Ericsson Paper: Motor learning 03/08/97 The main point in Ericsson et. Al. (1993) is that in order to achieve expert performance, one must engage in deliberate practice with the explicit goal of constant improvement. This theory further dismisses to a large extent the role of genetics, in which Ericsson reasons that there has been no great correlations between the attainment of superior performance and inherited traits. The purpose of this paper is to show agreement with Ericsson's theory, but only to the extent that deliberate practice is just one of many factors which must be included in order to gain expert status. Also, the task at hand can be a major determinant of how large a role practice plays in improvement.
For example, in endurance sports such as marathon running, some are genetically endowed with a high aerobic capacity/VO 2 max, and if these 'special' people develop and improve their performance through deliberate practice, they can attain expert status. In contrast, the 'average' person may also engage in an equal amount of practice but will never be able to achieve that same level of performance because their body is physiologically incapable. Furthermore, physiologist Dr. Astr and contends that up to 90% of the variance in aerobic performance is due to one's genes, regardless of training programs. (McArdle, 1994). But sports like golf are probably influenced very little by genetics because skill acquisition far overshadows physical ability.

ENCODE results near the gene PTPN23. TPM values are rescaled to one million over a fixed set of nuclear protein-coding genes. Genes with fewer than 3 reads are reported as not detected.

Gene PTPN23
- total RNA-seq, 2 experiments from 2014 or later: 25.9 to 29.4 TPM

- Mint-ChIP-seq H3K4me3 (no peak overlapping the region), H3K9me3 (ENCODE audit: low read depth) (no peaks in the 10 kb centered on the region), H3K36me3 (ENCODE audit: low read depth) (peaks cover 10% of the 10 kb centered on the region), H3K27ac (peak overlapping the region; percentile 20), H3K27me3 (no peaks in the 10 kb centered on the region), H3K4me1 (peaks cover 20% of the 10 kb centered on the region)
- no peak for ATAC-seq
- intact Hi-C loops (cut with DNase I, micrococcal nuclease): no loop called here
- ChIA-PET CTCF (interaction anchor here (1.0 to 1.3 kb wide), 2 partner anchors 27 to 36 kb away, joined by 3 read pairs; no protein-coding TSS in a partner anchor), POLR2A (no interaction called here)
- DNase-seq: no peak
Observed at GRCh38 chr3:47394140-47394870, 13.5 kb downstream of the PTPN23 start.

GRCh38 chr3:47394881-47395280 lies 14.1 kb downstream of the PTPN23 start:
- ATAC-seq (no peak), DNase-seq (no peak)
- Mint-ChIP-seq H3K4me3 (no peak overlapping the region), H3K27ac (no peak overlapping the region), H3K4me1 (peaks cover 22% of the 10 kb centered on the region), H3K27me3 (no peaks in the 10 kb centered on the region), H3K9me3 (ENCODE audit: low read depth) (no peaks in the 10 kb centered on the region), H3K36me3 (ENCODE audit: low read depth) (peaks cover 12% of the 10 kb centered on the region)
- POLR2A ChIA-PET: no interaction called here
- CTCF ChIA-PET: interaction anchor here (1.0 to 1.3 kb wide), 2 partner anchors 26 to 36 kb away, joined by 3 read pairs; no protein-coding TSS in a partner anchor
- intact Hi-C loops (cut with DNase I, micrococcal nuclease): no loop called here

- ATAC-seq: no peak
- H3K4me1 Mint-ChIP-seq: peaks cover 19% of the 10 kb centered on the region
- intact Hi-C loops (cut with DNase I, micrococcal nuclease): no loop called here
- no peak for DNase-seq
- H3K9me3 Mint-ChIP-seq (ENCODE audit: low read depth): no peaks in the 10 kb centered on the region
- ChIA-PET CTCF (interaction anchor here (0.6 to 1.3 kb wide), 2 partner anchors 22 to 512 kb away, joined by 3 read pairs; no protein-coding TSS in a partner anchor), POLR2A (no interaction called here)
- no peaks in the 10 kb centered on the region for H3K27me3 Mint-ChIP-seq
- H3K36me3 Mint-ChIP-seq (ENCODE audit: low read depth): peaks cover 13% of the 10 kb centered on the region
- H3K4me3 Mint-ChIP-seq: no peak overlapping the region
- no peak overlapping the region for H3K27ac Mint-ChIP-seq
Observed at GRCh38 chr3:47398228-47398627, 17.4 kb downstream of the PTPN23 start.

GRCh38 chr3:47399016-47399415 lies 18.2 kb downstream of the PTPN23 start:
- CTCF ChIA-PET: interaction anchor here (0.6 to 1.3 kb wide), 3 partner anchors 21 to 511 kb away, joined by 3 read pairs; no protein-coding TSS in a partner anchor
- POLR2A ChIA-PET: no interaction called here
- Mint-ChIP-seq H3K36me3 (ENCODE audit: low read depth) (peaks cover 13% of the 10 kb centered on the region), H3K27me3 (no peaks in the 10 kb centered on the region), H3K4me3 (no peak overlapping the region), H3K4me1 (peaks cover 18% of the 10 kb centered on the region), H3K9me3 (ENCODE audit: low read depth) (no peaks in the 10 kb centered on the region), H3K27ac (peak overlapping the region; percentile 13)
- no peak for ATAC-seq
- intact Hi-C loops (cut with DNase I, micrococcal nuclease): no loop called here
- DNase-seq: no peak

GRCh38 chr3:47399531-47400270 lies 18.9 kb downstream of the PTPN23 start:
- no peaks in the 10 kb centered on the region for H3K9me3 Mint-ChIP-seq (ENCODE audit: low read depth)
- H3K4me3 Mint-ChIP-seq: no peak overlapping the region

History provides many examples of athletes who apparently has a poor genetic endowment, yet by hard training and motivation went on to international success (Shepard, 1987). In conclusion, expert performance is most likely due to a complex interaction of psychological, physiological, and biomechanical factors (Powers, 1994); factors whose importance is dependent on the nature of the task at hand.